I’m in a really bad situation right now. I’ve been thinking about switching to Computer Science from Information Technology. The problem is that non of the credits transfer over to CS courses so that means I would need to restart again in the upper division courses. I have about a year left or so to finish up my IT degree.
Unfortunately, the IT degree doesn’t have a whole lot of programming in it. Which I thought originally did because there is an “Application Development” concentration area but it doesn’t go into advanced topics, just the basics. It covers Java, some ASP.NET and JSP. I honestly prefer C++ over Java because it feels more native, as I program in PHP a lot and the IT degree doesn’t even touch C++.
I need some guidance as to what to do. My goal is to eventually work for big corporations as a Software Engineer and Web Applications Developer.
I have a lot of money saved up so I was thinking that if I change degrees that I would stop working and go to school full time (5-7 classes at a time) and catch up to where I left off with IT.
On the other hand, I could stay in IT and the likely hood of ever getting a Software Engineer position would be very slim. And I would need to stick to creating only Web Applications. But I’m not sure if I like that restriction on me. I could also teach my self how to program in C++ (the advanced topics) and go from there.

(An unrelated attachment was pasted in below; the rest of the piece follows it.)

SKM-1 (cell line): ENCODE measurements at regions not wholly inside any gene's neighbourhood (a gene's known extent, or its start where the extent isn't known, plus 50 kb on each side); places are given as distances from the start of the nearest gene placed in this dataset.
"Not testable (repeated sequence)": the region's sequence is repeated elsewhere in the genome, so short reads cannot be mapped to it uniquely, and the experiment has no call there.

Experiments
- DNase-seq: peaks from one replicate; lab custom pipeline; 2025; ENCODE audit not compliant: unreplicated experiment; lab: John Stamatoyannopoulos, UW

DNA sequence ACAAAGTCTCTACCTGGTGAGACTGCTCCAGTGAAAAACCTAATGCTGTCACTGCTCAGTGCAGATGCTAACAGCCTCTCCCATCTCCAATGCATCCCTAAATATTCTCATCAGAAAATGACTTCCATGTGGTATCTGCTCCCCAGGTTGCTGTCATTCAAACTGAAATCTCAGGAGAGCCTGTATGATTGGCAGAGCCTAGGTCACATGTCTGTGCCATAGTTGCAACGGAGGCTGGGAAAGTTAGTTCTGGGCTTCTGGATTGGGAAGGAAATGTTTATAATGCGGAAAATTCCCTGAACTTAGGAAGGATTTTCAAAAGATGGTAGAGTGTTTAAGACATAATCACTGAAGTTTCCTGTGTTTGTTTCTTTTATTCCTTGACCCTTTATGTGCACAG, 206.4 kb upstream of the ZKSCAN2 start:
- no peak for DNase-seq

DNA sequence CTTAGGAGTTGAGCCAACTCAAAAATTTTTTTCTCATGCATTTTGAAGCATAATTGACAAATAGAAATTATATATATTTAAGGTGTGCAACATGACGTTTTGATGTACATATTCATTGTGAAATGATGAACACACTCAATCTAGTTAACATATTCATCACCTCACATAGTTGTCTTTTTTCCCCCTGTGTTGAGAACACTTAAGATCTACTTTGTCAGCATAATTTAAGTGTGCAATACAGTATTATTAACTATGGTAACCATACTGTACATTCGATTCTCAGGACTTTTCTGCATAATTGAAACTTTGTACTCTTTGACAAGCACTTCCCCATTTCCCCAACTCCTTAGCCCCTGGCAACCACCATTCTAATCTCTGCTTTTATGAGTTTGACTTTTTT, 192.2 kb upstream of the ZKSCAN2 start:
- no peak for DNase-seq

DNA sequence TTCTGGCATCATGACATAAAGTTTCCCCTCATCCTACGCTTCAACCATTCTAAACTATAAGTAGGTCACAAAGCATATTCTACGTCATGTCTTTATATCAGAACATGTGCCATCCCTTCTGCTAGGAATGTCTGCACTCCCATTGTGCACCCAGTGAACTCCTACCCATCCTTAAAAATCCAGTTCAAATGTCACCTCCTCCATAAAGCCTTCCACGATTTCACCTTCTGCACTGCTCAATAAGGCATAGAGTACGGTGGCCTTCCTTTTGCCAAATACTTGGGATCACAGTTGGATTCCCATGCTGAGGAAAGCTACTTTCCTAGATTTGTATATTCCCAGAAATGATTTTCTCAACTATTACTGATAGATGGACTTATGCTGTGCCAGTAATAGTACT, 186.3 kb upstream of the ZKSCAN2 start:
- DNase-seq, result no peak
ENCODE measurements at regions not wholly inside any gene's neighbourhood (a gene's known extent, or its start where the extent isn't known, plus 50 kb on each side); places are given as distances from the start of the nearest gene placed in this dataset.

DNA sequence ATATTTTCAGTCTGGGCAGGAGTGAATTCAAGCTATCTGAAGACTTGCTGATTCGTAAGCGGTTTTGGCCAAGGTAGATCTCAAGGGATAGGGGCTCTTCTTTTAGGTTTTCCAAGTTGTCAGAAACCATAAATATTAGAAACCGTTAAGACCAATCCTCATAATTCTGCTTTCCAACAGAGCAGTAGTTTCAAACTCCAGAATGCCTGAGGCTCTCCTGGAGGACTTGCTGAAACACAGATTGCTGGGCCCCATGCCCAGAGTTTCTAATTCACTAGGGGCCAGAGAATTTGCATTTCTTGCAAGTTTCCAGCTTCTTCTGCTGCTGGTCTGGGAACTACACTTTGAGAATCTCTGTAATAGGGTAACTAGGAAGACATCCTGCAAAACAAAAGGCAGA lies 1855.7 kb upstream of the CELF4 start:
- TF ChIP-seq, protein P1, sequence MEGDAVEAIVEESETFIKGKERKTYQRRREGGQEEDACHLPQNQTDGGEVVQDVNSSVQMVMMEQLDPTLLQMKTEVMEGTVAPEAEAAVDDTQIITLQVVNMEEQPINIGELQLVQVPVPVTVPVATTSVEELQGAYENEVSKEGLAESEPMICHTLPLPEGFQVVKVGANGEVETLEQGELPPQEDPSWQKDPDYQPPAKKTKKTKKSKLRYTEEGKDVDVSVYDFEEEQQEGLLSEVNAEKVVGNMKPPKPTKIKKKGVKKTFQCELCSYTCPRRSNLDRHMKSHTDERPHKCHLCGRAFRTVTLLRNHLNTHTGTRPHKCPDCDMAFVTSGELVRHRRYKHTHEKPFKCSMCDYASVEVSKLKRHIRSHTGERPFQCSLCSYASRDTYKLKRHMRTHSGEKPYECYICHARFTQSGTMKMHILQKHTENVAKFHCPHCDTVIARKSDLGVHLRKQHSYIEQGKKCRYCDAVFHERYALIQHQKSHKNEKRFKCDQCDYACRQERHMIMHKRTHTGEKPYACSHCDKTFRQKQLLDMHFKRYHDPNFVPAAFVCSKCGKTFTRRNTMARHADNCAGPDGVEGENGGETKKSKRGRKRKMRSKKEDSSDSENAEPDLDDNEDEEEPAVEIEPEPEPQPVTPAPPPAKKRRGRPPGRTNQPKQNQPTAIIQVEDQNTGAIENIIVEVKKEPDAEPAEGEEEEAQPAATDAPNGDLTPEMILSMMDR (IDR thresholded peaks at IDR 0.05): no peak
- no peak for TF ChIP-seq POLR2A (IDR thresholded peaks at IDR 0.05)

What do you guys recommend?
I would move to the Computer Science course because it’s what most development jobs tend to require. Out of interest did you do much research into the courses before picking Information Technology? It’s unfortunate that none of your credits transfer across but the reality is that examining the contents of a course or investigating your options is something you should have done before taking up the course (there’s plenty of information out there on the subject). Computer science is more specific than general IT and thereby it would obviously have more inherent uses (especially as it contains a lot of programming related concepts).
In my experience, computer science degrees don’t include much programming either. You’ll need to know one language (Java or C++/C#) well enough to complete the coursework but the classes alone aren’t in enough depth to make you a good programmer. No matter which degree you choose, to be a competent programmer you’re going to have to learn your language of choice more or less on your own.
But, I do agree that computer science is a degree more closely associated with programming in the eyes of those doing the hiring so, of the two, I would choose CS over IT.
I agree with both. CS Is the way to go.
You can find the flow chart here: http://www.cis.fiu.edu/programs/undergrad/charts/plan.cs.htm
It look’s like I’m gonna have to switch :-/
Computer science and IT degrees are all good but my advice is for you to finish your IT degree and later pursue some certifications like MCSD,MCSE,Redhat Engineering just to name a few.Some companies actually prefer software engineers with certifications rather than a degree plus your gonna get more deep into the practical work with certifications which can be counted as experience.
I’ve actually never heard of a situation where a company would take certs over a Computer Science degree. Besides, the certs you mentioned aren’t really the type of career I’m after.